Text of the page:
To remove a pick guard or adjust your instrument’s intonation, a common Phillips head screw driver or Allen key does the job just fine.
A flat head screwdriver is useful to open certain effects pedal battery compartments or remove your guitar’s knobs.
An Allen key (or hex key) set is very useful to have, as these can be used to adjust string height at the bridge saddles, or make adjustments to the truss rod.
A soldering iron can be a lifesaver for more advanced repairs. Although not common, the soldered connections in a guitar may corrode over time and or come loose naturally. When your guitar’s wiring gives out, soldering the connections back into place is the only option outside of a very temporary, unreliable fix with electrical tape. Of course, this requires that you know how to solder, and if you don’t, it is worth learning. It is a very useful skill that will help you with a lifetime of guitar modifications and repairs, such as changing out capacitors or installing new pickups.
Extra 9 volt batteries and AA batteries are good to have, especially if you use effects pedals, an active instrument, or wireless unit that requires them. This is often a life saver at the gig, because they can last long enough to forget you should replace them.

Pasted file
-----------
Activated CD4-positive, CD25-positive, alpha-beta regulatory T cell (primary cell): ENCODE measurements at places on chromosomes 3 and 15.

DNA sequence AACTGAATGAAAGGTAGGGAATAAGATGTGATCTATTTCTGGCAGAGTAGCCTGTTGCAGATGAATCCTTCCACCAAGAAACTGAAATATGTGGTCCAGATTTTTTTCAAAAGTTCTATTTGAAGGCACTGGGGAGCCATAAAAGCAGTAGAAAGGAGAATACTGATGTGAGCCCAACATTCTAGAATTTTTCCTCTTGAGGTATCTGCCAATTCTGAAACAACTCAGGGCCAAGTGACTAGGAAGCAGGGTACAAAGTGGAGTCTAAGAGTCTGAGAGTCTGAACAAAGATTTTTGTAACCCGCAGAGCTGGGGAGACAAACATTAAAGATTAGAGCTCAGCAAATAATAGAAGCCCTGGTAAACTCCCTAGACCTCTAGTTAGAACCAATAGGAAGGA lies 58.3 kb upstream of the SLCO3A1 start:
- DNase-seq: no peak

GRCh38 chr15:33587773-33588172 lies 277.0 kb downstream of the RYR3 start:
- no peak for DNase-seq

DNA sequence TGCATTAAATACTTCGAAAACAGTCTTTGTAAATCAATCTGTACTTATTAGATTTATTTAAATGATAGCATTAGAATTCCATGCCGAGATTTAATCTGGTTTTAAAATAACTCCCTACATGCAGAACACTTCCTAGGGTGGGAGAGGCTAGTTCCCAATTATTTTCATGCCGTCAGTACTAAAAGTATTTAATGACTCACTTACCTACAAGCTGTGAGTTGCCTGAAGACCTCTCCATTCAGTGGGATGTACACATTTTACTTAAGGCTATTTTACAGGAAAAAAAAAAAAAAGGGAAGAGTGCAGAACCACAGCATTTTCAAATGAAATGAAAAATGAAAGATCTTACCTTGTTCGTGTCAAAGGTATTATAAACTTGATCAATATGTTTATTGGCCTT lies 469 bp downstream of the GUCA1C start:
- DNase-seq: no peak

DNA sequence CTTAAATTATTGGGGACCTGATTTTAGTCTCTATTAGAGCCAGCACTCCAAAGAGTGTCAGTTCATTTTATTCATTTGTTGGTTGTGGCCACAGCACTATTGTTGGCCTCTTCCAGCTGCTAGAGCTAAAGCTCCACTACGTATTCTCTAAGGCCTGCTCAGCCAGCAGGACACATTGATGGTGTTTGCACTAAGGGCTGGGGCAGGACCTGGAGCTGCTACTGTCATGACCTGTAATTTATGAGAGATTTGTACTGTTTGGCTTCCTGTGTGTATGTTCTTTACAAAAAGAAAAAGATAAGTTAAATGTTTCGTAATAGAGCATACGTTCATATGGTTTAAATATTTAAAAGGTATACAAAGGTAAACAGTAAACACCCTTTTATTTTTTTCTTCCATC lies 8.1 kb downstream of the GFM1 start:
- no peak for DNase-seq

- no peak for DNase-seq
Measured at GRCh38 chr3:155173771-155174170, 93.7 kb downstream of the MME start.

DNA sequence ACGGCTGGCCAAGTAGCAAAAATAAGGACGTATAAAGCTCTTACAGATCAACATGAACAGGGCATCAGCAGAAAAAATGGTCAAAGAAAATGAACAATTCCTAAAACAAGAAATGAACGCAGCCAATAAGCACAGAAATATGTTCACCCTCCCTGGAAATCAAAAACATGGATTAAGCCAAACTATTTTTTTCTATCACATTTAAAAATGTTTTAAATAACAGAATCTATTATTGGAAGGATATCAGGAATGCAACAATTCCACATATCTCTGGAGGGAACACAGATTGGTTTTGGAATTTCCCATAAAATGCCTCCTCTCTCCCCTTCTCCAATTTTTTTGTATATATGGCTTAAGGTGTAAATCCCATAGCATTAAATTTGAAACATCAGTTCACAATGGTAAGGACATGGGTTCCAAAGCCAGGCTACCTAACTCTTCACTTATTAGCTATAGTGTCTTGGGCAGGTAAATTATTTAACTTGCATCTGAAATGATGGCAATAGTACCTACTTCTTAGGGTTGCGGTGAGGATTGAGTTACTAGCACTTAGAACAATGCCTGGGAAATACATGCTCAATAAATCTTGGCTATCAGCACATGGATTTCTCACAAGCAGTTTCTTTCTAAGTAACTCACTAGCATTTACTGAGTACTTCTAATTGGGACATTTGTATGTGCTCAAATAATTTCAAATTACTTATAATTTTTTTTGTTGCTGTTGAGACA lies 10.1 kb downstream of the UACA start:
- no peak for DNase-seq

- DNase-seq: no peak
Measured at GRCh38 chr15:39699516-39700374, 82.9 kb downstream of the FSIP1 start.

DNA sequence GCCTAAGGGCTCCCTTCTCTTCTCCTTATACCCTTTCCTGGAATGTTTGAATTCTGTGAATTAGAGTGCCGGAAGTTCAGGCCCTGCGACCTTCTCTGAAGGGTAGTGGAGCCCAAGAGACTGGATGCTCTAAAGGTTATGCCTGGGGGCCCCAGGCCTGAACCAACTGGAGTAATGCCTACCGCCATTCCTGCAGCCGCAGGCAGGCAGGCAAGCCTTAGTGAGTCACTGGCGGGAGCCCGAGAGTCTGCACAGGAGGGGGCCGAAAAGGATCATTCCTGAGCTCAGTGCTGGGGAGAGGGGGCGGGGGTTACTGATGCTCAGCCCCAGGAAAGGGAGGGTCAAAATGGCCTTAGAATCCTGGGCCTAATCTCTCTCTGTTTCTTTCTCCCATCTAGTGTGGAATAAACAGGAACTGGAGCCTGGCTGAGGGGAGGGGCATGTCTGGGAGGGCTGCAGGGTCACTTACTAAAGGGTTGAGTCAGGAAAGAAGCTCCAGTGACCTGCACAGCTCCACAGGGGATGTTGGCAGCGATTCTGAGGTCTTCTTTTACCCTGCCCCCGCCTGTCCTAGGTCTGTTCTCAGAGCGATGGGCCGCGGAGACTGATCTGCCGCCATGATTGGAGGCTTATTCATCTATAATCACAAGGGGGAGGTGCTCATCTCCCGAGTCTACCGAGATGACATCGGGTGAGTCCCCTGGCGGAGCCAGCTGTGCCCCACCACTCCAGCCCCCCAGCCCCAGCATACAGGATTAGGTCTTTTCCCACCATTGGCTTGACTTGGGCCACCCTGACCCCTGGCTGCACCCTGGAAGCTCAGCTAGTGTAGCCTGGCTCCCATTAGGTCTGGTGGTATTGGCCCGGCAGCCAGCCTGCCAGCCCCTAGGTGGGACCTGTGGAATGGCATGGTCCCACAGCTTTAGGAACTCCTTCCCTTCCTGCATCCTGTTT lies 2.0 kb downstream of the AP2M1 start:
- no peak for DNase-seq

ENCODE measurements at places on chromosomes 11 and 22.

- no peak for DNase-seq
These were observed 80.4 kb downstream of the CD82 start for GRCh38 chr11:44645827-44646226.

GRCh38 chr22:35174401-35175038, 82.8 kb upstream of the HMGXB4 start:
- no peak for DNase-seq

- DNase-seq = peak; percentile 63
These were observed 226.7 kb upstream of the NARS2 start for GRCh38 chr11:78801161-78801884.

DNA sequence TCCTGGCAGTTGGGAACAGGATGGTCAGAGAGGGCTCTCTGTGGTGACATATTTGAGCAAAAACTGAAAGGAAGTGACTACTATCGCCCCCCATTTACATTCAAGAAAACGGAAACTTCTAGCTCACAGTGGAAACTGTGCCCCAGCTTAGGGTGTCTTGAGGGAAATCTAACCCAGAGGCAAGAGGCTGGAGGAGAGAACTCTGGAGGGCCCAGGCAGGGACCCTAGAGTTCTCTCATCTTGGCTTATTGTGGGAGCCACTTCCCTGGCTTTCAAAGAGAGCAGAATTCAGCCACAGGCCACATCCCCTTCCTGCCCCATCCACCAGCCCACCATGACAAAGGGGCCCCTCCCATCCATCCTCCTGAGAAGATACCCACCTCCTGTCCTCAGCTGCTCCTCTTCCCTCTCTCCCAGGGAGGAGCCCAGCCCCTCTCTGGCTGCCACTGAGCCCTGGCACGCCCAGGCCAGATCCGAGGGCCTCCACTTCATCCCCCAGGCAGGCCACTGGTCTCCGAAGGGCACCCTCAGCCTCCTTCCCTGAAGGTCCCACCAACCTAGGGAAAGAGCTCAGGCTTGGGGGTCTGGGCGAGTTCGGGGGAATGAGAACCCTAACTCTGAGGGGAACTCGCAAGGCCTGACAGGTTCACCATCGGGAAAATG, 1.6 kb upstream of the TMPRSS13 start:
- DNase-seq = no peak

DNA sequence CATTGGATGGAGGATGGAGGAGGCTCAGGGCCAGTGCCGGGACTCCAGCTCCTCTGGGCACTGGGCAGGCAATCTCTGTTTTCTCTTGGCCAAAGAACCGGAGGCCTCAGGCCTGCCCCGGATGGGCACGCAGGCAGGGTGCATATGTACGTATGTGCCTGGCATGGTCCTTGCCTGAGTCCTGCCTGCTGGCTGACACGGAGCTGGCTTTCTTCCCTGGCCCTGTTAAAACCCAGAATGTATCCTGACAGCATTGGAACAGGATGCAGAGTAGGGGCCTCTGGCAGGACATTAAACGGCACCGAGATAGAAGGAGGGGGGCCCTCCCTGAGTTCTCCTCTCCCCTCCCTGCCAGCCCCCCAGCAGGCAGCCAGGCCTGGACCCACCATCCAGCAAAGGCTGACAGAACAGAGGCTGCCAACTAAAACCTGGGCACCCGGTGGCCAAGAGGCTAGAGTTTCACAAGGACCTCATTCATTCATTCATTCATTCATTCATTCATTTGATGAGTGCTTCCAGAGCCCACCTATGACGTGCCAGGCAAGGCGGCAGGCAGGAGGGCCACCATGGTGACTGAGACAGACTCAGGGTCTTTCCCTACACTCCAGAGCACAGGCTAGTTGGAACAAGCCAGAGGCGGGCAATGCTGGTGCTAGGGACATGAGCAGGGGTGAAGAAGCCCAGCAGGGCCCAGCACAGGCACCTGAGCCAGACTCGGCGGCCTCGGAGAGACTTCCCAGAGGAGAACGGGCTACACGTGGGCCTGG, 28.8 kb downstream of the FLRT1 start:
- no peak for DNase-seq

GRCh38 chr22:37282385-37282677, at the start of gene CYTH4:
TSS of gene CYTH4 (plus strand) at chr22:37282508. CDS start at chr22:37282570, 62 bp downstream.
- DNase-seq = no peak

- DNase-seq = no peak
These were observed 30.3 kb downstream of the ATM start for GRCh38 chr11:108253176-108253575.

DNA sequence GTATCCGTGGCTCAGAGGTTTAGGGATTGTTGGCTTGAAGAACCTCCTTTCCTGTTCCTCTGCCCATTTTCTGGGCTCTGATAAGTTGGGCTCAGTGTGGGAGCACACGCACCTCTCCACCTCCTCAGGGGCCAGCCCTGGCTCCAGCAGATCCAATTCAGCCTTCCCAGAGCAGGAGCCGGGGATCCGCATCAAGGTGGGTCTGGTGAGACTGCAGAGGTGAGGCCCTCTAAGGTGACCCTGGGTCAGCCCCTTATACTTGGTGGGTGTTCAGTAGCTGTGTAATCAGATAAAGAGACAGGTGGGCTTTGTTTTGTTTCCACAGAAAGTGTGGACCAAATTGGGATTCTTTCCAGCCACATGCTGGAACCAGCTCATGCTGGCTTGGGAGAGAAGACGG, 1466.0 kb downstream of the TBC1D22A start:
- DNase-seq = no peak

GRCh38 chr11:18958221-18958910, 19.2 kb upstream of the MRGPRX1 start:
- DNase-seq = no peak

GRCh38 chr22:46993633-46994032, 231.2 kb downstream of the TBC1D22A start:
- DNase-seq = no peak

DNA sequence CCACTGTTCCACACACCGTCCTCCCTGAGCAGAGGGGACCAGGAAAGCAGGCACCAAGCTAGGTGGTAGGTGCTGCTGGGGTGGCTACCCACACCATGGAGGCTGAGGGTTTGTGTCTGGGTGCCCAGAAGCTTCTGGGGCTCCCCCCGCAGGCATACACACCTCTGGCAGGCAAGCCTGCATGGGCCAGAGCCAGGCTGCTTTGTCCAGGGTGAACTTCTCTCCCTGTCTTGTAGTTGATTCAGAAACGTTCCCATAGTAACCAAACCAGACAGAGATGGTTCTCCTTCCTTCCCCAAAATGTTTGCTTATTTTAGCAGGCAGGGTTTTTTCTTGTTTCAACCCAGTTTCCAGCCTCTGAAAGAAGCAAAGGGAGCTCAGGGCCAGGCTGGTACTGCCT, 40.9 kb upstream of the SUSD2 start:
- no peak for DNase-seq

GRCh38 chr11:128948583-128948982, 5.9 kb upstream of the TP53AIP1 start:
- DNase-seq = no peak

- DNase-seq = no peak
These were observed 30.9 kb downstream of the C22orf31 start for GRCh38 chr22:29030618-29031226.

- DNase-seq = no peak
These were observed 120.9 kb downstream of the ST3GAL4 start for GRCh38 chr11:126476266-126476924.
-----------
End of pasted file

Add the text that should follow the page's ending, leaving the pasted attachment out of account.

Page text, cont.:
A first aid kit
A small first aid kit is always a good thing to have around, even if you don’t have clumsy, accident prone band mates. Many venues, especially bars, may offer the recipe for disaster with glassware, spilled drinks, heavy speakers, and large crowds of people.
Extra picks, strings, and cables
Picks have a tendency to get lost under couch cushions and beds, never to be found again. The same goes at a gig. Bring more than you think you will need. That way you aren’t crawling around on the floor between songs looking for that one pick you brought- and dropped during your solo. Stash some in your bag and guitar case, that way they are not lost from only one place.
While bringing a backup guitar is ideal, extra strings are still a good option in case you break a string. The last set of strings can become the gig back up set. This may be more common for a bass player than a guitar player.
While high-quality cables like Carvin Audio’s C20P utilize heavy-duty, insulated connections, many lower quality cables will fail early and even the good cables can handle your drummers kick drum spikes or high hat pedal on them so many times. Having an extra set of instrument, speaker, and power cables keeps you covered.
A permanent marker
Not only are these needed to sign autographs for your adoring new fans, permanent markers are great for marking the mixer, set list adjustments or when someone forgets to make set lists.
What do you always bring to the gig? Let us know in the comments!
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Even if you’ve matched your bass head and cab properly impedance wise and set your amp for clean sound, sending simply too much power to your bass cab can result in blown speakers. This often happens when you are using a rig you are unfamiliar with, as we tend to know the limitations of our own equipment and have chosen that setup for a reason. Borrowing another bassist’s amp or using a backline rig only to blow it up is definitely not a great feeling.